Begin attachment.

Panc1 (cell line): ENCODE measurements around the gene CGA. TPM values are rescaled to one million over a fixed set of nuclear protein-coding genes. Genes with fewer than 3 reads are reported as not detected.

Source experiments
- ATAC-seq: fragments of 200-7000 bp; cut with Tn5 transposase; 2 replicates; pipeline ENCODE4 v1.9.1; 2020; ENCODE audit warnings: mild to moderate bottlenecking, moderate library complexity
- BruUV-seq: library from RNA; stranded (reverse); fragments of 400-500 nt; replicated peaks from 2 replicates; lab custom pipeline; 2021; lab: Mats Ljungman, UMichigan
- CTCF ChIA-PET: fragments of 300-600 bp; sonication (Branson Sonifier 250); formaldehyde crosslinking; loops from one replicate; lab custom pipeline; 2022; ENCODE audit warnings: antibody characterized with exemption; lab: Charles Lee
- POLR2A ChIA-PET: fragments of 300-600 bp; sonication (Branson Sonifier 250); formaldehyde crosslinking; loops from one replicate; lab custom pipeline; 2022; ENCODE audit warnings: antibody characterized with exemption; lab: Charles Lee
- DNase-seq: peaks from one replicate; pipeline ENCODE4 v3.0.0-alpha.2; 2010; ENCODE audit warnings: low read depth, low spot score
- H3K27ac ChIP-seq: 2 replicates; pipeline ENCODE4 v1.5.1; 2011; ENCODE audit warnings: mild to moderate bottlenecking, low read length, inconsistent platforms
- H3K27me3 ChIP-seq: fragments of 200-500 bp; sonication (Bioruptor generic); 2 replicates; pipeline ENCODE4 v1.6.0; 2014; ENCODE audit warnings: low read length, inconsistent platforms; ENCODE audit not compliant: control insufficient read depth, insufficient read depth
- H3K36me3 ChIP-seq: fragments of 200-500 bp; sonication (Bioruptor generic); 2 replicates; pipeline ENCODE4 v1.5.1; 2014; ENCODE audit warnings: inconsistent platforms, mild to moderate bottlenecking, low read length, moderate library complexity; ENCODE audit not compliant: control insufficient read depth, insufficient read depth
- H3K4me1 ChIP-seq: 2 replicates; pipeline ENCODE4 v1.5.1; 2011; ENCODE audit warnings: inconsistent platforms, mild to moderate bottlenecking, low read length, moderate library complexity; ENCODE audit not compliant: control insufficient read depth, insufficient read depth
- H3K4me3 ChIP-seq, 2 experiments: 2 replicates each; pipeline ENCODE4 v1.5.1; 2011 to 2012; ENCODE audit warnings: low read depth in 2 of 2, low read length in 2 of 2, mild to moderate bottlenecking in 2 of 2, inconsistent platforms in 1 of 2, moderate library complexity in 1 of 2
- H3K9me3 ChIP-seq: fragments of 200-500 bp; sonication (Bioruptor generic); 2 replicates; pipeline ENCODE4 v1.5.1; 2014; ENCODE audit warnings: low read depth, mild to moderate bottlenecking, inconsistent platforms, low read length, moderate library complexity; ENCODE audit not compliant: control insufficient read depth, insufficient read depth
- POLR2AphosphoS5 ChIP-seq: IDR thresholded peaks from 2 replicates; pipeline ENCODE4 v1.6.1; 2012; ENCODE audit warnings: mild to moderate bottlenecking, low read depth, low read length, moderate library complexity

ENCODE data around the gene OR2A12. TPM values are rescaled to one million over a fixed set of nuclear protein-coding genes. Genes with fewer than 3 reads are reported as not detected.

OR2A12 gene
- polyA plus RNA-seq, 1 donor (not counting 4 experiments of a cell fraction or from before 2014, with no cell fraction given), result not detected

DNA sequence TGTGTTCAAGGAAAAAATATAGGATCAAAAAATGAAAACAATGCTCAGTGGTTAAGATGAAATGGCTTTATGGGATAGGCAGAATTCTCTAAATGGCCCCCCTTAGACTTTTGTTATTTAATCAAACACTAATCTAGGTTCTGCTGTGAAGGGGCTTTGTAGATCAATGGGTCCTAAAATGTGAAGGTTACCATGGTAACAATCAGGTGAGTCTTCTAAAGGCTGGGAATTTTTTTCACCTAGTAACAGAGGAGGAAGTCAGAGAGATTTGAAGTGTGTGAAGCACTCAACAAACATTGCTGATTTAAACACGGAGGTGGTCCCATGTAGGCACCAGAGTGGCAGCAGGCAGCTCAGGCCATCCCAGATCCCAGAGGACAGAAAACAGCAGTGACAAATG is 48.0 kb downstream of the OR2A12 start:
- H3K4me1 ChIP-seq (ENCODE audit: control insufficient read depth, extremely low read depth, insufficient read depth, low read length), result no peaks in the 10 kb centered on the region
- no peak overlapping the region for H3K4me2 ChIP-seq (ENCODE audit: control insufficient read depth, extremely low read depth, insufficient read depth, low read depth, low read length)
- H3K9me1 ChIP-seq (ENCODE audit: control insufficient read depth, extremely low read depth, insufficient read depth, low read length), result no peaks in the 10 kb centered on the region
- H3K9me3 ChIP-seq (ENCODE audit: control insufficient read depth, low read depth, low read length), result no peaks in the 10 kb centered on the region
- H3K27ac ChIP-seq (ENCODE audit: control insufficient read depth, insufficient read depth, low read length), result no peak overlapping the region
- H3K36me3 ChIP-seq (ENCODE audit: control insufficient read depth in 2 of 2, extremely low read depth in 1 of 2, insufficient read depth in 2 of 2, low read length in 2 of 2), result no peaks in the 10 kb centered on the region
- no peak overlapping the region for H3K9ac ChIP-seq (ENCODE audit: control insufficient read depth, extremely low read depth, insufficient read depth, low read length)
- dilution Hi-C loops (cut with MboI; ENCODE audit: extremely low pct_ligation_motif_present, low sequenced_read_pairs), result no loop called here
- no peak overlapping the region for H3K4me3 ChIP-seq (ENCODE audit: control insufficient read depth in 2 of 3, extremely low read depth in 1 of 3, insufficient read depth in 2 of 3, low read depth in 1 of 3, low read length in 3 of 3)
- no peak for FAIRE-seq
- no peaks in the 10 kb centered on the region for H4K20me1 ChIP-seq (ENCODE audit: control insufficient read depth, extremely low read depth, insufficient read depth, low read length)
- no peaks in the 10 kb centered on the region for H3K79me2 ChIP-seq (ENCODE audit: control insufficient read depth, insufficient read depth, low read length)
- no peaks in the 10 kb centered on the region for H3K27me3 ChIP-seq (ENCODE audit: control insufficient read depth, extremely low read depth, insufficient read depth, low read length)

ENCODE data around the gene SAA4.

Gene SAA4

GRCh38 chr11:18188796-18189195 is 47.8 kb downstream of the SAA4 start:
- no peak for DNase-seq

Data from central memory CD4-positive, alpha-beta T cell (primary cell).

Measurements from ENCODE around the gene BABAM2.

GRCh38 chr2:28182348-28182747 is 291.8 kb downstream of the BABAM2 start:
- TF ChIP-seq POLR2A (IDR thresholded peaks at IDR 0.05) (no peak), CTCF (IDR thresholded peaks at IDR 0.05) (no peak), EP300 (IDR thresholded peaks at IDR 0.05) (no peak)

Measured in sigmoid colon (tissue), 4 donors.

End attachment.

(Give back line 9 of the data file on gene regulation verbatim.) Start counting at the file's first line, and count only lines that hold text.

- H3K27me3 ChIP-seq: fragments of 200-500 bp; sonication (Bioruptor generic); 2 replicates; pipeline ENCODE4 v1.6.0; 2014; ENCODE audit warnings: low read length, inconsistent platforms; ENCODE audit not compliant: control insufficient read depth, insufficient read depth